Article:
A: But still, how can you say that the Brewers would not have won even without Braun?

F: Bob Ryan said on one of the ESPN shows that stripping an MVP award or batting title would be one thing, but wins and losses are still the most important stats in baseball, “and that's the bell that can't be un-rung.” So the Giants still have to be the 2001 NL champions even though Barry Bonds was on the team. And the Brewers still have to be the 2011 NL Central champs.

A: And if you start rewriting the record book, how far back would you go? What about Bonds, McGwire and Sosa? They got out of it all pretty scar-free. Yeah, they'll probably never make the Hall of Fame, but at the time there wasn't the venom that we're seeing now.

F: Part of that may be that the testing program is in place now. And in Braun's particular case, his performance in denying everything was so convincing—hand over heart, looking everyone right in the eyes...

A: Including his pal and former staunch defender Aaron Rodgers...

F: And so it just bothers people that much more. Anyone who believed him and defended him feels like they've been taken for a fool.

A: Including, and maybe especially, Rodgers, who said, “I trusted him. That's the thing that probably hurts the most.”



F; We're supposedly this friendly, warm heartland state that's always willing to grant a second chance.

A: But forgiving Braun will depend a lot on how, and perhaps how often, and to whom, he says his mea culpas. Just how he comes across.

F: Although how he came across was what fooled many of us in the first place.

A: But things change. Brett Favre certainly was no favorite for a few years...

F: And he was trying to commit the ultimate sin—beating the Packers!

A: But the pendulum seems to be swinging back the other way.

F: And you could say that Braun's PED use in 2011...

A: Assuming that's when he began...

F: Wasn't just for personal gain but with the team in mind too. As we said, it sure looked like 2011 was going to be their big opportunity. And with that calf thing, he probably was really worried that he might not be a part of it—or that his absence might ruin things.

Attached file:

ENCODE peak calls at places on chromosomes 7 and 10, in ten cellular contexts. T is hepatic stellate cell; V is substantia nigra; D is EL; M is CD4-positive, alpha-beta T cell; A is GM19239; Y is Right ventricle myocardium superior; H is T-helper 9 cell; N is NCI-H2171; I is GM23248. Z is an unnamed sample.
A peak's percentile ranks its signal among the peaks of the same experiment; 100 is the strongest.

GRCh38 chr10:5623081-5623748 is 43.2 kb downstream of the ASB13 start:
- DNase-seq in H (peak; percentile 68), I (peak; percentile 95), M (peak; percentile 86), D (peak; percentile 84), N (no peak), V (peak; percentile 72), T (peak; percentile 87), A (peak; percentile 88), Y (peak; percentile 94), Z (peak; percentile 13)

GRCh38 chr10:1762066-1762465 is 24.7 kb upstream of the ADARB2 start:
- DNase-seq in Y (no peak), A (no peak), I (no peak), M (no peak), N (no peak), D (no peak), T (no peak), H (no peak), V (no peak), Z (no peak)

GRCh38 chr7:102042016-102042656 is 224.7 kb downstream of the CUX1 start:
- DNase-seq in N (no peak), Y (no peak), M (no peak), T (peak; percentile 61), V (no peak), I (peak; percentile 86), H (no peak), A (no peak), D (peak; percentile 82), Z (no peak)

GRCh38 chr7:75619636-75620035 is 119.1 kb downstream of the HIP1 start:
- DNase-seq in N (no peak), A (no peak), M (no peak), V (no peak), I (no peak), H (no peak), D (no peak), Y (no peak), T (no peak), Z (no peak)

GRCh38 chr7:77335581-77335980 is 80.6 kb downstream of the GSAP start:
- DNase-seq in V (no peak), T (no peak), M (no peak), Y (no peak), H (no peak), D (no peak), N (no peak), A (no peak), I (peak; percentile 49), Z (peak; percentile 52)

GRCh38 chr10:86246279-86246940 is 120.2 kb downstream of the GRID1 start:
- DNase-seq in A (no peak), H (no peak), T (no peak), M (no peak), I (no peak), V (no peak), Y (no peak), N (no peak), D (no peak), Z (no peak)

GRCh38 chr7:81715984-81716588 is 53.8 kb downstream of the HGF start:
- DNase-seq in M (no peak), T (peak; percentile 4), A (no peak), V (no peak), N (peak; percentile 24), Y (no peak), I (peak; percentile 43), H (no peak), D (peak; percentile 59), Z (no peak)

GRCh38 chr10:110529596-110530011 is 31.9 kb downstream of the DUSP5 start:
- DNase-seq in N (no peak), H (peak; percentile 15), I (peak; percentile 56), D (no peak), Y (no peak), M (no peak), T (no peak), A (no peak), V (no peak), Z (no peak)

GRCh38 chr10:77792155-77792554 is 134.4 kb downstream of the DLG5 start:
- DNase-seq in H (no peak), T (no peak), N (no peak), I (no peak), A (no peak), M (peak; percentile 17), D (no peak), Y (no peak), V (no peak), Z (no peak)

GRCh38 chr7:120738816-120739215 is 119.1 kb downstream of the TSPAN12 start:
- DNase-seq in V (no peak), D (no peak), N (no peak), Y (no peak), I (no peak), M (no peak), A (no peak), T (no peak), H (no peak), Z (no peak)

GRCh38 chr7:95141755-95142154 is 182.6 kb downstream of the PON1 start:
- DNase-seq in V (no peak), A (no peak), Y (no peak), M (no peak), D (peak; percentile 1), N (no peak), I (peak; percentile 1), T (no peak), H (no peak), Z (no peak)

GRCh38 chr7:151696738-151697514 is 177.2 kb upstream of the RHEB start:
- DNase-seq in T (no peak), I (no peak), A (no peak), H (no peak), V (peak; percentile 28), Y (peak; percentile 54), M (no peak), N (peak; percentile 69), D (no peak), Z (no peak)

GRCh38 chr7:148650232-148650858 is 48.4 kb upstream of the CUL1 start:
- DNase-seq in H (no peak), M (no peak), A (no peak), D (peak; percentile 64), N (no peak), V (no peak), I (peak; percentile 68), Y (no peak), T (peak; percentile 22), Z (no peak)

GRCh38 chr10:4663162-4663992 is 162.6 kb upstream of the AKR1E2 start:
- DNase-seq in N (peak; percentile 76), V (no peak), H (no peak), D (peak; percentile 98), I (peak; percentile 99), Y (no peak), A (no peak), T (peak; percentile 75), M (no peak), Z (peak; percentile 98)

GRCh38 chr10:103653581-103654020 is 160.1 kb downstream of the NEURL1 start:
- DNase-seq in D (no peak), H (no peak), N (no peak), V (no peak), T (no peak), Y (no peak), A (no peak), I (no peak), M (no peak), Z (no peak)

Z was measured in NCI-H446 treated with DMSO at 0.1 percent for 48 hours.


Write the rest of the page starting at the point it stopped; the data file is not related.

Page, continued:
A: And we see that the window closed mighty quickly. They lost those last two games to the Cardinals and boom! And who knows how long it will take for another window to pop up? Just ask a Pirates fan. Anyway, forgiveness depends on how he portrays himself.

F: It's one thing if a guy is pretty unlikeable in the first place, like Lance Armstrong or Bonds. But Braun certainly has seemed pretty likable to Brewers fans.

A: But I've also read in some national columns about how he comes off as pretty full of himself.

F: Well, he's always had a swagger. The kind of thing where, if he's on your team it's confidence or showmanship, and if he's NOT on your team it's cockiness or arrogance.

A: He's always aware that everyone's looking at him, and he's always wanted everyone to look at him.

F: But which also played into one or our original reactions to his failed test. Namely, that because he wanted to be the face of this franchise and one of the all-time greats, he had so much to lose that he couldn't possibly take the risk. He was too smart for that.

A: Well, he had to be convinced, and maybe two things did it: 1. That nagging injury was a genuine problem, and 2. His Miami pal said there was no freakin' way he'd get caught.



F: My old Marquette roommate, a career sportswriter, says Braun might have skated through all this if A-Rod had paid Tony Bosch whatever “hush money” Bosch demanded. Then Bosch would never have stopped stonewalling MLB instead of ratting on his clients.

A: But MLB was pretty determined to get to the bottom of Biogenesis.

F: By the way, did you see that a former Biogenesis employee, Porter Fischer, told “Outside the Lines” he took $5,000 from MLB for some clinic records but turned down $125,000 to turn over other documents?

A: But he said the documents eventually were “stolen from his car.” Nothing else, and not the car? Isn't that a little odd? I wonder if A-Rod had somebody steal that stuff.

F: Is it so crazy to think that MLB would hire somebody to lift them?

A: You can't rule them out either. And I think I know who they might have hired. “Is this Mr. Rose? Pete, we have a little job for you, and if you get it done there might be a little reinstatement in it for you...”



F: Fischer also told “Outside the Lines” that about a dozen athletes from other sports, including the NBA, got stuff from Biogenesis.

A: What? The NBA? How could that be? Those guys from the Heat surely had no idea Bosch existed, right? They only live right there in Miami.

F: You sound a little skeptical.

A: Thank God the NBA is clean as a whistle. The Heat never even heard of Bosch. Besides, their cheating is just on the court, all the flopping or grabbing a guy's shorts on the way to the basket.

F: Now you sound downright dubious.



A: So fine, MLB has proved its point and nailed a bunch of guys. But I say they've got to take a larger look at the whole PED thing.

F: How so?